And therein lies the greatest challenge of parenthood I’ve faced thus far.  To hold my baby while he cries, knowing that there is a solution, but choosing, in his best interest, not to act upon it.

Tonight, after Chris and I showered Bean Man with encouragement and love and kisses, I sat quietly in my office for a while, and I prayed a new prayer.

Lord God, you sent your only Son into this world knowing he would die for others.  Deliberately putting him in harms way.  How great is your love for me, but how greatly your heart must have broken.  Keep breaking my heart for my children, Lord.  Guide my steps as I guide theirs.”

I find so much joy in my children.  True, lasting joy that echoes through the chambers of my heart and deep into the center of who I am.  Their joy radiates out of me.  But the price of that kind of joy – the true cost of parenting – is the breaking of our hearts, piece by piece by piece.

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22 Thoughts to “Parenting Through Trembling Lips”

  1. God Bless You, Katie, and may He continue to bless your family. Beanman – and all of you – will be in my thoughts and prayers this week!

  2. Amber K

    This post resonates so loudly with me right now. While my “baby” is almost *gasp* 14, the last few days he has had to go through some extremely tough situations for anyone at any age, and I have wanted so badly to wrap him up like a mama bear and protect him from it all. However, I know that he will come out at the end of this with clarity, strength, and wisdom. Until that time comes and as difficult as it may be, I will remember this post and your prayer and use them to guide us all down this road. Thank you.

  3. JenniferLO

    WOW! What a beautiful post! A well-written reminder that the things we do for our kids is for their good, whether we enjoy going through it or not! Keep praying. Keep fighting for your kids and family!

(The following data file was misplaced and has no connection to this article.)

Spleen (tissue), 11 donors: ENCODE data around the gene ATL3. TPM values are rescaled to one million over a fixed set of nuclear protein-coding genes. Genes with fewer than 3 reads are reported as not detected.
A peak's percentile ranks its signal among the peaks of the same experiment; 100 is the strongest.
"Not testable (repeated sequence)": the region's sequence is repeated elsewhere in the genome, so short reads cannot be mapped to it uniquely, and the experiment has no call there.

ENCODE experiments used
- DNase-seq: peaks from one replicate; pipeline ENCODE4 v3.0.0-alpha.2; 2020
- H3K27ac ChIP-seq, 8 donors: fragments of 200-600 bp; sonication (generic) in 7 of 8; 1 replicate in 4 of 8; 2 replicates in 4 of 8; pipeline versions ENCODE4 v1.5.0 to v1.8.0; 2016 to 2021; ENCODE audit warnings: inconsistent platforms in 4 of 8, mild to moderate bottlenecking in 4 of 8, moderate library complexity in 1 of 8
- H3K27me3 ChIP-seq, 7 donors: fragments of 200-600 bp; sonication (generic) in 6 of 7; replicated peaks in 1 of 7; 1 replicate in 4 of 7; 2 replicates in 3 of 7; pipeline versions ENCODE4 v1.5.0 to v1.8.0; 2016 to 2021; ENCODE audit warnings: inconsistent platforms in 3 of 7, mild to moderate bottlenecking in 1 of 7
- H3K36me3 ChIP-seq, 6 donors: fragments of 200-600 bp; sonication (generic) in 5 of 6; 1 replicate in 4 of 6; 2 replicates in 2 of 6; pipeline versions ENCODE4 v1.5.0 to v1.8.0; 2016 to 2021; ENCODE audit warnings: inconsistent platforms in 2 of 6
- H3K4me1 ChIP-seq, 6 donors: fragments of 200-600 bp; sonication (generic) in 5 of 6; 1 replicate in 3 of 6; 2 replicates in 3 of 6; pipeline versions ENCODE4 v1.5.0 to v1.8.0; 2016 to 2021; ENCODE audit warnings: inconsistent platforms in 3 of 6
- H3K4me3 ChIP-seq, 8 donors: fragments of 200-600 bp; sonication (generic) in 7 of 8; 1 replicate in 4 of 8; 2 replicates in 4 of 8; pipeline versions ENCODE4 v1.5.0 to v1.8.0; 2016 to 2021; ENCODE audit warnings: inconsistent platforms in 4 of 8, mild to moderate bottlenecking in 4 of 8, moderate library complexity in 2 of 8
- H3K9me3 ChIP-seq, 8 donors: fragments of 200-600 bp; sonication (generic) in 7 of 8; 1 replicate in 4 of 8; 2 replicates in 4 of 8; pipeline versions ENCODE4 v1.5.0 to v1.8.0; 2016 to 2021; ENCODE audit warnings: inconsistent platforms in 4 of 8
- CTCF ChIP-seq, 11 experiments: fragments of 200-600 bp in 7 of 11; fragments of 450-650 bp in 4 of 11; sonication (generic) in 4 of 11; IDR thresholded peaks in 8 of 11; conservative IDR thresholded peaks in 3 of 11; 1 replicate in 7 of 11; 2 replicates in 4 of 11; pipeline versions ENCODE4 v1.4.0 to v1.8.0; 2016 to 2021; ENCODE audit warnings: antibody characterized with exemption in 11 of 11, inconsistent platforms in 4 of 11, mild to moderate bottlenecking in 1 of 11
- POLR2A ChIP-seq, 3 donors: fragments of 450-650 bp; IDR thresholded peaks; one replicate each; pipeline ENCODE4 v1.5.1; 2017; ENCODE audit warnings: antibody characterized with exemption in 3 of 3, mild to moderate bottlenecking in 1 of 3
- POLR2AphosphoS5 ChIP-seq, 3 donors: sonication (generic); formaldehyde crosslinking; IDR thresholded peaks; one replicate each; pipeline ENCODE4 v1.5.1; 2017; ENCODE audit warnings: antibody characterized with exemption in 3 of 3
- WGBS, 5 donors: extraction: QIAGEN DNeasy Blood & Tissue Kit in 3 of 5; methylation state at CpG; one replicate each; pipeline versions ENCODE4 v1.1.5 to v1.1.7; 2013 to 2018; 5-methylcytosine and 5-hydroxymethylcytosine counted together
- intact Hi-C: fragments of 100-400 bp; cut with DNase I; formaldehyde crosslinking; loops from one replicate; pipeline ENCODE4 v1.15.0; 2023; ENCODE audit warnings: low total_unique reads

4. No profound words of advice. Just know I understand and I sympathize.

  5. Tabs

    Wow, you about brought me to tears. Keep up the (hard but) good work mama!!

  6. Cassie A

    This moved me to tears. beautifully written. Your children are so blessed to have you as a mama.

  7. Jenna

    Oh goodness, I’m trying to type through the tears. You summed up so many of my feelings, and my guy isn’t even two yet! I can see the challenges and blessings that lie ahead. Saying a prayer for you all!

  8. HeatherM

    Praying that you, Chris, and Bean all find peace and comfort as you make these decisions that are hard, but that you know to be the right decision.

  9. Catherine

    As I only have a child on the way, I haven’t experienced this firsthand, but can imagine how heart wrenching it is. Saying prayers for better days ahead for Bean and strength for all of you.

  10. nez

    I feel the pain inside. May God show you the way. Bean Man is brave.

  11. Maureen

    My oldest “baby” is almost 21 and I am up really early this morning worrying about him because he is struggling through a tough situation. I loved this post and I am fighting back the tears.

  12. Maren

    Well said, as always.
    At every new stage, my heart breaks. It breaks as it’s filled with joy at the new.

  13. Suzanne

    Oh Katie, this breaks my heart but I know that you guys are choosing what is best for Bean. I remember that feeling of being the “new kid” and it’s not fun. I just know that he’ll make new friends soon since he seems to be such a sweet little dude. This post really resonates with me this morning because my daughter will be starting daycare on April 1st after being either home with me or with my Mom for the first almost 5 months of her life. While I know that it will be fine and eventually she’ll adjust and love daycare, it is absolutely breaking my heart. I want to be home with her or at the very least I want her grandmother to be able to watch her. I know that in the long run it will be best but the thought of her being with strangers (she’s already having stranger anxiety) breaks my heart. Well, I better stop writing because I’m starting to tear up again. I’ll be praying that Bean man adjusts quickly and makes new friends soon. Parenting is hard man! Thank God he hears our prayers.